As I walk towards an abandoned industrial building called The Vasim in Nijmegen, I hear the drills and sounds of builders transforming the place. I enter the building and walk down the cold, dark, and a little creepy hallway until I reach a small, red door with the words ‘circus space’ above it. As I open the door I am entering a new world. I am seeing a colourful room with high ceilings and aerial silks hanging down. One silk is blue, the other is yellow. I see Yvon Holman warming up. I watch how she gracefully climbs up the silk until she is high enough to hang upside down and to do a split in the air. Suddenly I understand the world of Yvon: climbing up the soft silk to fly in the air. I am intrigued and want to know more about the Vasim, so where did it all start?
According to the entertainment specialist Dominique Jando, Philip Astley invented the modern circus in 1770. Astley’s success as a performer had surpassed his reputation as a horse trainer. He needed to add some variety to his performances. As a result, he engaged acrobats, rope dancers, jugglers, and clowns to perform alongside his equestrian performances. The modern circus was born. The Vasim circus space Nijmegen is currently renovating into a cultural center. Yvon is an aerial acrobat since four years and part of the circus community. Thanks to Astley, the circus is what it is today.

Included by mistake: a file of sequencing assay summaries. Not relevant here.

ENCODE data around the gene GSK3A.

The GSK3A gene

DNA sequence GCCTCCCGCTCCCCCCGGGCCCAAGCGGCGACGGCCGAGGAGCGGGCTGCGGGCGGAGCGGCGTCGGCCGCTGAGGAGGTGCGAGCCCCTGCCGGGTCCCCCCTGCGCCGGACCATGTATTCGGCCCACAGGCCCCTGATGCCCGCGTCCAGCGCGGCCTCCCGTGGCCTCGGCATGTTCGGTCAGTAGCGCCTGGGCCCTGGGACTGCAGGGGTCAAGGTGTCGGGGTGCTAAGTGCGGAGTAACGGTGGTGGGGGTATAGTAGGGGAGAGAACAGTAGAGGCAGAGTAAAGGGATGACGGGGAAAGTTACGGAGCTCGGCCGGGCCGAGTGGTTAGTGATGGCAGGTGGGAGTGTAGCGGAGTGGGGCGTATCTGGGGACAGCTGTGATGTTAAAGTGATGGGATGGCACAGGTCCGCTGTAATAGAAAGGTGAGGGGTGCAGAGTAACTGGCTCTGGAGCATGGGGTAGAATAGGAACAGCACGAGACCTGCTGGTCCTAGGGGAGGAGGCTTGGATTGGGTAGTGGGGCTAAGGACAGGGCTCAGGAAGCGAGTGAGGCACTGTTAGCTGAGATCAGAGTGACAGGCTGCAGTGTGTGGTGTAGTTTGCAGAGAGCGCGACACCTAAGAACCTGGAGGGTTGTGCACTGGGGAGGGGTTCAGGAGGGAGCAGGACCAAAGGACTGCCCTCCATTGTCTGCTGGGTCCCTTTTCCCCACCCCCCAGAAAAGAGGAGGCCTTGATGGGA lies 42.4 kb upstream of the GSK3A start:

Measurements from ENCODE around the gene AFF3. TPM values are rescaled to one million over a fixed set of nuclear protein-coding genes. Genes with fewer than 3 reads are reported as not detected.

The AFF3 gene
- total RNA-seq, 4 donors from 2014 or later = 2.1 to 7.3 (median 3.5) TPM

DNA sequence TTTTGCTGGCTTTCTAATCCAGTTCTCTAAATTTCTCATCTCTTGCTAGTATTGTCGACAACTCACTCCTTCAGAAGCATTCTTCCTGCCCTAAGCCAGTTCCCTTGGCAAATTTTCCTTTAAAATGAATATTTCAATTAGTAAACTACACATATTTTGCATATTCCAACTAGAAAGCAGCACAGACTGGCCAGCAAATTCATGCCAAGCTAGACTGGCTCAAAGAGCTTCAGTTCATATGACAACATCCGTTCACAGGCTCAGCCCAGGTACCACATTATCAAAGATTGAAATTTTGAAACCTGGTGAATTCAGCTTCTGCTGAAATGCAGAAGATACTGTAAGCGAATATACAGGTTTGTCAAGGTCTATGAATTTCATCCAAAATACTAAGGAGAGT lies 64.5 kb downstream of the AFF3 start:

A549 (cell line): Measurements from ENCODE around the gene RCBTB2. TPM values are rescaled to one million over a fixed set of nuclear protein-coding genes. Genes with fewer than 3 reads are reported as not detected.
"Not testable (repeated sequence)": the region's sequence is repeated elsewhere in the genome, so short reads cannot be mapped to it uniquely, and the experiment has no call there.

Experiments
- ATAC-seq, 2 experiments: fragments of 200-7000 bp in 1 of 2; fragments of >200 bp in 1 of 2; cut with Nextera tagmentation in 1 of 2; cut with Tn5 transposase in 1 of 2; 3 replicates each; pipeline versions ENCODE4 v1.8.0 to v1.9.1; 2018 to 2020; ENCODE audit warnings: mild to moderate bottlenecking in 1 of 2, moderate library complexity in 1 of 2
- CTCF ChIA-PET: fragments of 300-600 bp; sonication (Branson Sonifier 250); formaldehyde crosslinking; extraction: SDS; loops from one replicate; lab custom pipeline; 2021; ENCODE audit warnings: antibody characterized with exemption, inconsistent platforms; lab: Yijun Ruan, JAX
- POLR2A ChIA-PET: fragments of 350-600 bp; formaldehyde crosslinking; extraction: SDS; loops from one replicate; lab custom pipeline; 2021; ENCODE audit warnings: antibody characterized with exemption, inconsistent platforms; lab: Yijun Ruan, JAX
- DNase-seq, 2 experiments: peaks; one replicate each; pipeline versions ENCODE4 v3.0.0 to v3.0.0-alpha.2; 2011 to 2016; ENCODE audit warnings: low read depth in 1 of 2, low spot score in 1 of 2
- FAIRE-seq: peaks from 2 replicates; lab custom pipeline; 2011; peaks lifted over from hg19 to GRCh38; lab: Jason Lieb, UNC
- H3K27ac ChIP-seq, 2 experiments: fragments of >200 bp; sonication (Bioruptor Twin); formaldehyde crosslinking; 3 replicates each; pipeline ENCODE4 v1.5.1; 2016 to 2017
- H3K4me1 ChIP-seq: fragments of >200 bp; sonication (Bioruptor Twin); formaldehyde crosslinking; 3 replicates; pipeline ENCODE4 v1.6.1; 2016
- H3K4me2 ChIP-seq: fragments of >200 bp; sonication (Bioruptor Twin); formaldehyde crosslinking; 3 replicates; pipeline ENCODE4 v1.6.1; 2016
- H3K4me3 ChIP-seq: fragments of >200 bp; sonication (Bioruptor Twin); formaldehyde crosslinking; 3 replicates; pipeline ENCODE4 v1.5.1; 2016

Every Thursday night, the circus space offers open training to newcomers like Lara or to acrobats like Yvon. Everyone can do what they like best: from juggling to aerial silk and everything in between. I meet Lara at one of these open trainings on a Thursday night. Florian Veenendaal, a member of the circus community, teaches Lara and me how to juggle and lends us his juggling balls to practice with. Together, we experience the warmth of the community.